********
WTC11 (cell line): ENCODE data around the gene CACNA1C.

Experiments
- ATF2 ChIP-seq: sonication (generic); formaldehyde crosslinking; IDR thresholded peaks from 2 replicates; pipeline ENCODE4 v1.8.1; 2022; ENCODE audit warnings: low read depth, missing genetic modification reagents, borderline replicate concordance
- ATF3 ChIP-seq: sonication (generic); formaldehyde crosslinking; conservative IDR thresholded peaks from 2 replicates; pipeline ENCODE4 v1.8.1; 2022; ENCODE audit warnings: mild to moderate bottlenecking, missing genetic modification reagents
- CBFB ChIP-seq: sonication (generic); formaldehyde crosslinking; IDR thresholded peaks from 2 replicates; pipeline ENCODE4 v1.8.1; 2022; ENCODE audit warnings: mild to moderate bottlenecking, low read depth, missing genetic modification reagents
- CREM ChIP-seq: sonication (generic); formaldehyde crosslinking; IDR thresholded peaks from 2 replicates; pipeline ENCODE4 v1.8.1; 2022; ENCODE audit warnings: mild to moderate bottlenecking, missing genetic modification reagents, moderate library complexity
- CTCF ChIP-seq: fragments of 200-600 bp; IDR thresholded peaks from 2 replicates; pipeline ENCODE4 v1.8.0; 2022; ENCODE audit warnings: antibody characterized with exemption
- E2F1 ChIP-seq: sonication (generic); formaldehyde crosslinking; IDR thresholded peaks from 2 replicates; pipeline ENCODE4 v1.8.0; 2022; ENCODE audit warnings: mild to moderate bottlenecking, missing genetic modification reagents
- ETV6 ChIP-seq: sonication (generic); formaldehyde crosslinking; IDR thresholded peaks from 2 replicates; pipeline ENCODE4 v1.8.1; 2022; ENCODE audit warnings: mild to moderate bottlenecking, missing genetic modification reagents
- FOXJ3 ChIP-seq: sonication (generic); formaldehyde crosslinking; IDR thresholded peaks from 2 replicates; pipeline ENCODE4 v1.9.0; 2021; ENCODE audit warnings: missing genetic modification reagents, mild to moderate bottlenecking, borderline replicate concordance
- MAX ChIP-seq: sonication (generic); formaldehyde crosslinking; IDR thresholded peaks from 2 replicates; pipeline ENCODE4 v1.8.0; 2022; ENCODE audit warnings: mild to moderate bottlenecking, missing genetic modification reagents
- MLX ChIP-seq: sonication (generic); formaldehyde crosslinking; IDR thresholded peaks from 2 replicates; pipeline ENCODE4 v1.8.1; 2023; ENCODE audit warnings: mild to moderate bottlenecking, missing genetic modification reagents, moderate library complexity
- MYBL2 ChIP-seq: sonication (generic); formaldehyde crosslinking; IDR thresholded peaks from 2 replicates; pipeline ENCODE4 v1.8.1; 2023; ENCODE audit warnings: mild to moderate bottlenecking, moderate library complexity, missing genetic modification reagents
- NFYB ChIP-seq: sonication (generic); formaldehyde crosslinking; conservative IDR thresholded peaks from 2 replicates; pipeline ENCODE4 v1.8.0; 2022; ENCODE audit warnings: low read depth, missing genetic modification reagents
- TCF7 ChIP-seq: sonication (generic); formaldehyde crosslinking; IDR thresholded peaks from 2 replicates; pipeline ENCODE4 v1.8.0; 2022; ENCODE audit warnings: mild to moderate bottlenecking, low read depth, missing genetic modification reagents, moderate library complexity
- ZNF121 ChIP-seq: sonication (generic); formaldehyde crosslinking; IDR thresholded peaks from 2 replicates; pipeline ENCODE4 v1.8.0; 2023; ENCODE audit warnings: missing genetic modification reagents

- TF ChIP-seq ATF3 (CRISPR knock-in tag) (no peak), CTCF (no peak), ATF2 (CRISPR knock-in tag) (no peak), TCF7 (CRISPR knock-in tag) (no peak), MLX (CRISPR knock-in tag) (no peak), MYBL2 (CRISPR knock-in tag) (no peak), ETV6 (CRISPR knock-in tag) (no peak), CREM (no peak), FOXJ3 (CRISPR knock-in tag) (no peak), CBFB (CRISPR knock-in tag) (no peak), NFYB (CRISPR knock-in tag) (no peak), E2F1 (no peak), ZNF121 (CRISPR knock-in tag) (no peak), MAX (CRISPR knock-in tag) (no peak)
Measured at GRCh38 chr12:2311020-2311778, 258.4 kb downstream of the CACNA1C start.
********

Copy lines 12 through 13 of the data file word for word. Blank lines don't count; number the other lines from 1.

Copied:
- MLX ChIP-seq: sonication (generic); formaldehyde crosslinking; IDR thresholded peaks from 2 replicates; pipeline ENCODE4 v1.8.1; 2023; ENCODE audit warnings: mild to moderate bottlenecking, missing genetic modification reagents, moderate library complexity
- MYBL2 ChIP-seq: sonication (generic); formaldehyde crosslinking; IDR thresholded peaks from 2 replicates; pipeline ENCODE4 v1.8.1; 2023; ENCODE audit warnings: mild to moderate bottlenecking, moderate library complexity, missing genetic modification reagents